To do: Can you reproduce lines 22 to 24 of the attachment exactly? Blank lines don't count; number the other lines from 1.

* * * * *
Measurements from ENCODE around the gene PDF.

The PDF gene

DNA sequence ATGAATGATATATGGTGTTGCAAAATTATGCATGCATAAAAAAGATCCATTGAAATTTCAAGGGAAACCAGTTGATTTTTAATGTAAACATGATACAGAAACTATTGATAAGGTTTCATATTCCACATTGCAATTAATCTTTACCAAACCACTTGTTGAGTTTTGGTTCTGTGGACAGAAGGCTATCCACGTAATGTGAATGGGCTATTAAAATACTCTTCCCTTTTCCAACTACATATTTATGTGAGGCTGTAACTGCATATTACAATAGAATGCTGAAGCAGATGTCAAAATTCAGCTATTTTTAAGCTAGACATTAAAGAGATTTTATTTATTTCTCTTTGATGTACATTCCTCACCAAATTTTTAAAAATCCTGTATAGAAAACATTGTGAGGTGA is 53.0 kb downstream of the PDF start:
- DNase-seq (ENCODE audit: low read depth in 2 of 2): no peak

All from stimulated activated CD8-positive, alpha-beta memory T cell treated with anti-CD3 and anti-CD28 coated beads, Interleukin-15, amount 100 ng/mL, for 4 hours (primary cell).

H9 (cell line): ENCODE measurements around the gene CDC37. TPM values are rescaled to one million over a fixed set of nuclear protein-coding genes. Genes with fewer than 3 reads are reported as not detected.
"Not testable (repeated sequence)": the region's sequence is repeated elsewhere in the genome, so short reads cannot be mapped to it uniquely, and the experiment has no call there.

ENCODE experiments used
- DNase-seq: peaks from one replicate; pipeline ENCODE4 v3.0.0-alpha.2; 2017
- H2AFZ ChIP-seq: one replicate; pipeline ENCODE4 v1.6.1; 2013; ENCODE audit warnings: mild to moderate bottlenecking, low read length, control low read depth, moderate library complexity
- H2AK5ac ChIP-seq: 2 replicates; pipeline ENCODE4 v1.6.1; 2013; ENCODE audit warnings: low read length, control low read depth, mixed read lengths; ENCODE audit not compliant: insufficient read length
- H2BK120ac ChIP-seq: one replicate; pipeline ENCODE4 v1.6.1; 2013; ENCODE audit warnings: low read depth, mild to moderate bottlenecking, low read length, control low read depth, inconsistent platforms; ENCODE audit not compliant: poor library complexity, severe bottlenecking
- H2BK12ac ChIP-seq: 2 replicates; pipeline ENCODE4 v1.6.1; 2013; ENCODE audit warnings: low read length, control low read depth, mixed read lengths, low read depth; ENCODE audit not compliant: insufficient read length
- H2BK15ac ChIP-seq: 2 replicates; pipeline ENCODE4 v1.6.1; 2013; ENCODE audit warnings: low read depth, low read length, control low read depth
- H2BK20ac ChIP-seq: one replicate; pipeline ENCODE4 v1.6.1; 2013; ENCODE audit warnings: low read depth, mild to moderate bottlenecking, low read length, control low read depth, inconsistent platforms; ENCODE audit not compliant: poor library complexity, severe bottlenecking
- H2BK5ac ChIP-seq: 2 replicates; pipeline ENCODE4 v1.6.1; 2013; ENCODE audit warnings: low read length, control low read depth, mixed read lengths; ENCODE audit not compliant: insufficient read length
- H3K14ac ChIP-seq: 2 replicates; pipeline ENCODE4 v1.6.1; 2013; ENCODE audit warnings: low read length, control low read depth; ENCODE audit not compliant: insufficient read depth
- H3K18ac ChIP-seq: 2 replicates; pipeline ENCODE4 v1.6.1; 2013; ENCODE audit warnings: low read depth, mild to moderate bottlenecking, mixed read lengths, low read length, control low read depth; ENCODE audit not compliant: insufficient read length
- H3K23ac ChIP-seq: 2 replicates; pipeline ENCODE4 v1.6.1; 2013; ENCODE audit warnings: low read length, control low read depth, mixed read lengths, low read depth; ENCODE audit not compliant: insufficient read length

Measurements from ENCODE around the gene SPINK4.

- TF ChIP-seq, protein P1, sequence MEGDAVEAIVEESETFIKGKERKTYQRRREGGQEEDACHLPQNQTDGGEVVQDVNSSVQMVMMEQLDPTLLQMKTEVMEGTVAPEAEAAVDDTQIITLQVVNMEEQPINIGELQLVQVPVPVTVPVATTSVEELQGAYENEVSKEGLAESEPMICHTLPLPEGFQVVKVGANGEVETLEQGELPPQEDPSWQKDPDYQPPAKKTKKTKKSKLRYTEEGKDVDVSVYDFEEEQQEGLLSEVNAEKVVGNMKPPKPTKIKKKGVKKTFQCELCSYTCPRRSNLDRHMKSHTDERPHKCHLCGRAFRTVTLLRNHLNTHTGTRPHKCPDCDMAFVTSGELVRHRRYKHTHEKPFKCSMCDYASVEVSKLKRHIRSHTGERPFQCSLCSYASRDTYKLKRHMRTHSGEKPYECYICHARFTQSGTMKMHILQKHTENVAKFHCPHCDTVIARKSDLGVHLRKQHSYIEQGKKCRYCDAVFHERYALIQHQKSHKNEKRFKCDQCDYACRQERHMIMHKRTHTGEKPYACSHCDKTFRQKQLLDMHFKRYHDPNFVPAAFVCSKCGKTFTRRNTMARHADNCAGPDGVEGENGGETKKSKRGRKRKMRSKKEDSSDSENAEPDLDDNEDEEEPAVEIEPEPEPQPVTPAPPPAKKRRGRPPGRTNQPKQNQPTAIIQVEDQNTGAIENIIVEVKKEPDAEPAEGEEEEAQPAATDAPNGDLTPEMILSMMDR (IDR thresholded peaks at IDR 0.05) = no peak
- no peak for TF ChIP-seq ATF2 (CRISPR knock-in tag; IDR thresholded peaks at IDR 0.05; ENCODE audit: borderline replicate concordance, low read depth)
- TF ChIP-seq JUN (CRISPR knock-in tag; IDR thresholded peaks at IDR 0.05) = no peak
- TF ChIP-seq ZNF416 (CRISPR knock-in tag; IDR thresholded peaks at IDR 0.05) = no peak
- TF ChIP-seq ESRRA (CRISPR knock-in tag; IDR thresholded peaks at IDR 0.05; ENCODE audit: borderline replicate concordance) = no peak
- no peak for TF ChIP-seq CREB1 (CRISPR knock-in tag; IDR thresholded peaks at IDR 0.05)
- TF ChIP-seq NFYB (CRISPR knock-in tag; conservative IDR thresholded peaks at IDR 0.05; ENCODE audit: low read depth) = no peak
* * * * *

- no peak for TF ChIP-seq ATF2 (CRISPR knock-in tag; IDR thresholded peaks at IDR 0.05; ENCODE audit: borderline replicate concordance, low read depth)
- TF ChIP-seq JUN (CRISPR knock-in tag; IDR thresholded peaks at IDR 0.05) = no peak
- TF ChIP-seq ZNF416 (CRISPR knock-in tag; IDR thresholded peaks at IDR 0.05) = no peak